Oh, Paris pastries, you have that je ne sais crois-sant.

Lamination. Melting point. Emulsion. And why European butter is fat and proud of it.

 

croissants and butter

 

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A little bit of fat makes a world of difference. It has that special je ne sais quoi.butter for croissantsAmerican butter has an average of 81% fat, while European butter can contain up to 85% fat. Four percentage points doesn’t sound like much, you say? Well, whatever isn’t fat is water, which can be detrimental to fine pastries like croissants. 

Croissants folded - a process called lamination - with cold butter are fluffier when baked

European-style, or “dry” butter, is prized for its creamy, rich taste. Its fat content also works behind the scenes by staying cold longer than American butter. When you make croissants, you need to laminate the dough (see video below about lamination’s effect on how dough rises). This consists of encasing a thin sheet of cold butter in the dough, then rolling it out and folding it repeatedly to achieve multiple layers of fat and dough.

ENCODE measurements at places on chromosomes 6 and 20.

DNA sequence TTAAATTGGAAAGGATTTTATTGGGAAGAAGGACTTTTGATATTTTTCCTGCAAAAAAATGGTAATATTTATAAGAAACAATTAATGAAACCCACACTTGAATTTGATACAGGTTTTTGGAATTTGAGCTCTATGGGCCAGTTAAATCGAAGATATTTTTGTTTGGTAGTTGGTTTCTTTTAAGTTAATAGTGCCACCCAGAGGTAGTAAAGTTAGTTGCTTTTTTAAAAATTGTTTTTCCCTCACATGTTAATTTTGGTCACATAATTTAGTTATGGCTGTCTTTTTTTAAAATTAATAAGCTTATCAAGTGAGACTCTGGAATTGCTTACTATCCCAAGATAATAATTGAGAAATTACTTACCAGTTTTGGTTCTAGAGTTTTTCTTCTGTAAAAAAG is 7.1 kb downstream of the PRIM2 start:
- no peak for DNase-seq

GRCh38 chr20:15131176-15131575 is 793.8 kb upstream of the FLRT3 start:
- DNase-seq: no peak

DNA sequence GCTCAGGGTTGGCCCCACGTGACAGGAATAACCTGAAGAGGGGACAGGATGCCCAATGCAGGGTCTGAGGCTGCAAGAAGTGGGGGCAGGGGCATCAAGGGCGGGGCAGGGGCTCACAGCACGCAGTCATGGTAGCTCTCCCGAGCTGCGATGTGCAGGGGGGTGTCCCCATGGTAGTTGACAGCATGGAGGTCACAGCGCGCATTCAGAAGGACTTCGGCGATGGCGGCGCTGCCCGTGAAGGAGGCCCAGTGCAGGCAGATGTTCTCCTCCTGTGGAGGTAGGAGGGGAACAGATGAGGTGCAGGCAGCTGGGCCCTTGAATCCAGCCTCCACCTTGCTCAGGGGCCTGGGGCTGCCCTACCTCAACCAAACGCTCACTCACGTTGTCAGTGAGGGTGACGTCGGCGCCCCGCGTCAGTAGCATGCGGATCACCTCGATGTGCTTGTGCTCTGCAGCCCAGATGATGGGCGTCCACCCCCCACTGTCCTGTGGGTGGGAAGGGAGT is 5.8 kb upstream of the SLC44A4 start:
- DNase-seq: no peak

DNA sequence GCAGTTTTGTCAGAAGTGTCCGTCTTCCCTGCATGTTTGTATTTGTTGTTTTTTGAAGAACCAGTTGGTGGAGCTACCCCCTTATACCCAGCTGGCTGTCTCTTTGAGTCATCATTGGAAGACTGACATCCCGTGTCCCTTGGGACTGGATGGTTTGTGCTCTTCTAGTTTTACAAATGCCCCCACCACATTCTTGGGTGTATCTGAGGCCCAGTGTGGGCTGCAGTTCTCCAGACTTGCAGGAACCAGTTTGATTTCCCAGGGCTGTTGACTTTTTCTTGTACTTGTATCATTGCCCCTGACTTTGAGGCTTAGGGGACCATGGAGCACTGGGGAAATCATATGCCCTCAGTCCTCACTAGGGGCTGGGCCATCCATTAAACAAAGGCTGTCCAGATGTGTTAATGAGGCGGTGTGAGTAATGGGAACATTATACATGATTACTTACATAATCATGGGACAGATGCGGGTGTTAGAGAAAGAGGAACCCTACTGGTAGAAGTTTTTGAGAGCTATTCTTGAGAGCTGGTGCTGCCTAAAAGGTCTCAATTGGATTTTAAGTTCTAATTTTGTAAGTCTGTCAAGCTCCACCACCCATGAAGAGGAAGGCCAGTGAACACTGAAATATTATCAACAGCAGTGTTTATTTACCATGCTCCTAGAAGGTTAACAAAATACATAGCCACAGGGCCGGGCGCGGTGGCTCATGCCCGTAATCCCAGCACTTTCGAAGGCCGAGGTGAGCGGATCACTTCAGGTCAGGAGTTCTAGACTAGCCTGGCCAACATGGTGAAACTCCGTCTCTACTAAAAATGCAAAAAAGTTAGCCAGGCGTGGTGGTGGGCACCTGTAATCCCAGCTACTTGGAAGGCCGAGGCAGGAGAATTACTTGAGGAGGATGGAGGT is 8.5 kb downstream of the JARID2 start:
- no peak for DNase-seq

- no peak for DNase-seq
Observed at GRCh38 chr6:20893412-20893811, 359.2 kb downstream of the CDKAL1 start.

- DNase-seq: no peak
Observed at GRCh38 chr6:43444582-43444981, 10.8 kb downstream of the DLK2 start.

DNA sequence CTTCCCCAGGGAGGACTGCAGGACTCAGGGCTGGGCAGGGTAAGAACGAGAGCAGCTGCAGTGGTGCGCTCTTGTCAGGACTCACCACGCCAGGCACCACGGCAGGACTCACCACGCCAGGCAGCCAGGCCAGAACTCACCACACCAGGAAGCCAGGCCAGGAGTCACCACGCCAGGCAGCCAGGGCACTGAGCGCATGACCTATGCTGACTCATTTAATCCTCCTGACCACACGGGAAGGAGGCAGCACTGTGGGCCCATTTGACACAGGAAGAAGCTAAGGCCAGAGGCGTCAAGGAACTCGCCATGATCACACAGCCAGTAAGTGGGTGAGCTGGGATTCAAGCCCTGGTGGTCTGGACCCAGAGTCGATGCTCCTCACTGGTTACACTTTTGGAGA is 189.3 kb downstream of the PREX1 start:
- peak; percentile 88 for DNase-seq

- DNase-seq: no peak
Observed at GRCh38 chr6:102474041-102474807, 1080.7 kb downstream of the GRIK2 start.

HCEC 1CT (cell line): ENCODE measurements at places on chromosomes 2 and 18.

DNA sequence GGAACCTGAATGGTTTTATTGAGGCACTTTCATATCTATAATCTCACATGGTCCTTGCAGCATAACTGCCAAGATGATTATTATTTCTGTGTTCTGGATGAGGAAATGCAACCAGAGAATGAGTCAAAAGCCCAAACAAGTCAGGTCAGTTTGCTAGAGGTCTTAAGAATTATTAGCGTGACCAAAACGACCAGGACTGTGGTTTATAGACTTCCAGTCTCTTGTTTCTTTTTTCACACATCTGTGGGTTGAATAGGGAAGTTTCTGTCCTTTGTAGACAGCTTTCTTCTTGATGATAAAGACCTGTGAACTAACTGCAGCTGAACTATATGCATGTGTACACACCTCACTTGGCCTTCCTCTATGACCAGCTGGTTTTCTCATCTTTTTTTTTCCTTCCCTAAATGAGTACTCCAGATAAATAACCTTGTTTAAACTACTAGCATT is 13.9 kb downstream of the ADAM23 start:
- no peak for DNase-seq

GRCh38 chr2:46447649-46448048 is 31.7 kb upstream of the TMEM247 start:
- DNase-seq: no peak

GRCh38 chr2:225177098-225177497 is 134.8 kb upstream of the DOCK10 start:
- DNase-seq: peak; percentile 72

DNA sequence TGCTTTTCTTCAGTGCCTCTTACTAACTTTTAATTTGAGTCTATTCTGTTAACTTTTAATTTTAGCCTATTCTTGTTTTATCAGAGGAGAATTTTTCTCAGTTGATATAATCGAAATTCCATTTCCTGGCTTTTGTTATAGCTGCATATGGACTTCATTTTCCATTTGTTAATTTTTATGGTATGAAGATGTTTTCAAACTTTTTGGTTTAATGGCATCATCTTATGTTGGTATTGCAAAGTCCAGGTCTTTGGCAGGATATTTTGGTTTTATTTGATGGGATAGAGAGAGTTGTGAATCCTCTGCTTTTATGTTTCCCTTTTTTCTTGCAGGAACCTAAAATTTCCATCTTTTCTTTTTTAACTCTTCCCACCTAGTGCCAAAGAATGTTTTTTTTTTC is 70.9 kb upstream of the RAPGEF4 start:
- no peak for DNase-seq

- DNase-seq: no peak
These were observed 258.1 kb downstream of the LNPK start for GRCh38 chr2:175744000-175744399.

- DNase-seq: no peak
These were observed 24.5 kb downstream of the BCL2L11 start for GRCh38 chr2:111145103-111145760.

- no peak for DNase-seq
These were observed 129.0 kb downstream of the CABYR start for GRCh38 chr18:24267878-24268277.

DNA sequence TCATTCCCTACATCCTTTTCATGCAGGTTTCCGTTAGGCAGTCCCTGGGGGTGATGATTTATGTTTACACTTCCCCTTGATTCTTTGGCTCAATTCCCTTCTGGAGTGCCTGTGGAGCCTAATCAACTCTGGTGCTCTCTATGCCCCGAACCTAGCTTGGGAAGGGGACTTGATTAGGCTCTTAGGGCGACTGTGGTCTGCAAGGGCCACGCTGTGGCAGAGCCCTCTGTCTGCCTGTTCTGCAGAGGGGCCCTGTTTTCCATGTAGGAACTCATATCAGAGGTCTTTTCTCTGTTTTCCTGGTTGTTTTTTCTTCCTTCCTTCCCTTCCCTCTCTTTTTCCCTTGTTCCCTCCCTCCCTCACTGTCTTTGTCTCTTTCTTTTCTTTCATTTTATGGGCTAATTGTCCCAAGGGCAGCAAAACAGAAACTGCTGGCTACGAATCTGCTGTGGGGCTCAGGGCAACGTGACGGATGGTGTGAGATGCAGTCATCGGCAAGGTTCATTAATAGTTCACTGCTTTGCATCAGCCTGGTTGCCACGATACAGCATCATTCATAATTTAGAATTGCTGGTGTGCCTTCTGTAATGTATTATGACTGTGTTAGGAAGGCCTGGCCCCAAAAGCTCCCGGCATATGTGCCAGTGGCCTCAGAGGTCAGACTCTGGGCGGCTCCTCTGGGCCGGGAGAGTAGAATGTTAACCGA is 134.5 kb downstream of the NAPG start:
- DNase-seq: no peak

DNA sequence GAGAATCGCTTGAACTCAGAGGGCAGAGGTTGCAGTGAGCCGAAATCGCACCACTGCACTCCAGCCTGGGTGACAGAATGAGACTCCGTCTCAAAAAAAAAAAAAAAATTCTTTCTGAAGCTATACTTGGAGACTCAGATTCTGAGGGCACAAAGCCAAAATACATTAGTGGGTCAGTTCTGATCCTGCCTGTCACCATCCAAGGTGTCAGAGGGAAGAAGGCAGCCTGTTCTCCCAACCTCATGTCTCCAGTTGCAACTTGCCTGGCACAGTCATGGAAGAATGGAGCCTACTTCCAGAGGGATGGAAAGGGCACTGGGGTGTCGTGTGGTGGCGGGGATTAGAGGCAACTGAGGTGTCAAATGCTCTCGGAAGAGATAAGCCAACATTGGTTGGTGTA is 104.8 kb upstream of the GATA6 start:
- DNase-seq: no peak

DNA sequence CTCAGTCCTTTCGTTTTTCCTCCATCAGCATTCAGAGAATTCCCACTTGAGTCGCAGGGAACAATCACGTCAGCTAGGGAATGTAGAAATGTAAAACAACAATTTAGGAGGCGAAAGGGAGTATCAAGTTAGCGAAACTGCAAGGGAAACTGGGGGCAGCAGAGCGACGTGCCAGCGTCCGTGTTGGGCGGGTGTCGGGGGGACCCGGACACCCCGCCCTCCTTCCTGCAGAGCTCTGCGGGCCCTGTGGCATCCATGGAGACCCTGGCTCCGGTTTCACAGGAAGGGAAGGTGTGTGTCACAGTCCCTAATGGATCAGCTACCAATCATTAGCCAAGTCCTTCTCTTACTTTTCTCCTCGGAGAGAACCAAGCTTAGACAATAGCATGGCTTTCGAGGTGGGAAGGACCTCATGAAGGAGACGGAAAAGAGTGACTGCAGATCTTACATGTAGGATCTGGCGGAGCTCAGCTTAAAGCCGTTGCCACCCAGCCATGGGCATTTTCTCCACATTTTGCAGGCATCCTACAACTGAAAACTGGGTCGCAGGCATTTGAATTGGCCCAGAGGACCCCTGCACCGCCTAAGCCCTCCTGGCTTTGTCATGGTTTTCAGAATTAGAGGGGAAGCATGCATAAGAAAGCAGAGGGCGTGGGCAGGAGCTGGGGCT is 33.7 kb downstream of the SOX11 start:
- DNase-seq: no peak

If the butter melts prematurely and seeps into the dough, you’ll end up with a tough pastry. With a higher melting point, European butter is better equipped to act as a barrier between the many dough layers. 

Butter is a water-in-oil emulsion, meaning it’s tiny water droplets dispersed in fat. In the oven, the heat makes the butter melt and the water in the butter turn into steam. The steam pushes up and separates the layers as the dough bakes and hardens, leaving the croissant’s famous flaky layers.

French croissants - air pockets created make the pastry fluffy

The science behind all of this is why you should keep your butter in the fridge until the moment you need to use it, then work the dough quickly to make sure the butter doesn’t melt.

 

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photos: in order – depositiphotos/baibazkhumthongonline@gmail.commagraphics; martiapunts
 

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